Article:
‘I love my daddy!’
Shattered Memories opens with a perfect family moment captured on VHS. A young girl proclaims undying love for her father, before the tape stops, rewinds, and replays the scene again. The repetition continues until that warm feeling in your heart sinks uneasily down to your gut. Love is many things in Shattered Memories and not all of them are good.
Told from a psychiatrist’s couch, Shattered Memories delved into an idealised past in order to make sense of the present. All stories are based in personal truths, and while Harry Mason’s reimagined journey was yet another psychological nail-biter, the fright-and-flight antics and supernatural horrors couldn’t keep those obscured mementos buried in the ice forever.
Though the details had changed, Shattered Memories was fundamentally the same as the original. It was still about a father looking for his daughter in a dangerous town, but where Harry Mason’s progression was once clear and assertive, it was now confusing, overwhelming. Silent Hill was no longer this simple mesh of straight roads and alleyways. Lost in a blizzard, its streets looked more like winding capillaries, its buildings like bumps on the brain. Harry carried a cell phone, but aside from the odd sympathetic ear, it rarely worked in his favour. Old names had new faces, roles were reversed, and the comfort we sought was rarely found in the icy blue past or warm colours of the present.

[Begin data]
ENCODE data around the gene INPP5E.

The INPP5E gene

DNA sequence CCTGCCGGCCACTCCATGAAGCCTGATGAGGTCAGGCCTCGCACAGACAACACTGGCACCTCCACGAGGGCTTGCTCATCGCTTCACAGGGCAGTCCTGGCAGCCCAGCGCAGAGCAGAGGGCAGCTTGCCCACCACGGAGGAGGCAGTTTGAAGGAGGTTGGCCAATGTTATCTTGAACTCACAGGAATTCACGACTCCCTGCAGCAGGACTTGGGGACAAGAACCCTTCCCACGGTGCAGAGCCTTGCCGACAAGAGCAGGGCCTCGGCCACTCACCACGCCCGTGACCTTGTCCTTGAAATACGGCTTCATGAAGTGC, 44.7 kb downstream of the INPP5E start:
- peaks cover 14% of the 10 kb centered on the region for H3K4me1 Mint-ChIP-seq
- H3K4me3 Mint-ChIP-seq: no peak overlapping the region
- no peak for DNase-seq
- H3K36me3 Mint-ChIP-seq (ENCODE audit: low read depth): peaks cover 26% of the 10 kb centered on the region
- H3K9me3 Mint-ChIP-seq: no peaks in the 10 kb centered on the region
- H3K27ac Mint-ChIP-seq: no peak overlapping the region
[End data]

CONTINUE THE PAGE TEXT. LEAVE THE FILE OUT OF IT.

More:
And it’s in the present where much of its infamous mind games take place. Despite the initial warning, it was merely a double bluff. Shattered Memories, or just Climax’s Sam Barlow himself, wanted us to be acutely aware of our actions and second guesses. By design, we were meant to be instantly suspicious of Dr. Michael Kaufmann, along with the arrogant way he conducted the session. But everything that transpired in that office was tough love. Those barriers were meant to be built, if only so Kaufmann (the game’s voice) could knock them down and lead us to an empathetic conclusion.
The idea of storytelling, or more specifically how we shape stories, is key to Shattered Memories‘ own narrative. We hear it discussed in Kaufmann’s nihilistic observations, in Harry’s writing profession, and more obviously, in the way we control the visual stimuli; editing out what’s inessential or uncharacteristic. As the discrepancies grow, the fragility of memories becomes all the more apparent and Harry’s urban quest loses focus as he becomes involved with the lives of others.
Some seek trust, others need a kind word, but all of them turn out to be women at different stages in their life; each one challenging this idealisation of a loving father. Conversations about love and loss, mistakes and regrets, hopes and fears are played out in youthful haunts; not too dissimilar to the places found in the original Silent Hill. Ultimately, these little exchanges boil down to relationships, their compromises and commitments, told in a manner far removed from the vague allusions of Silent Hill 2 and SH4: The Room.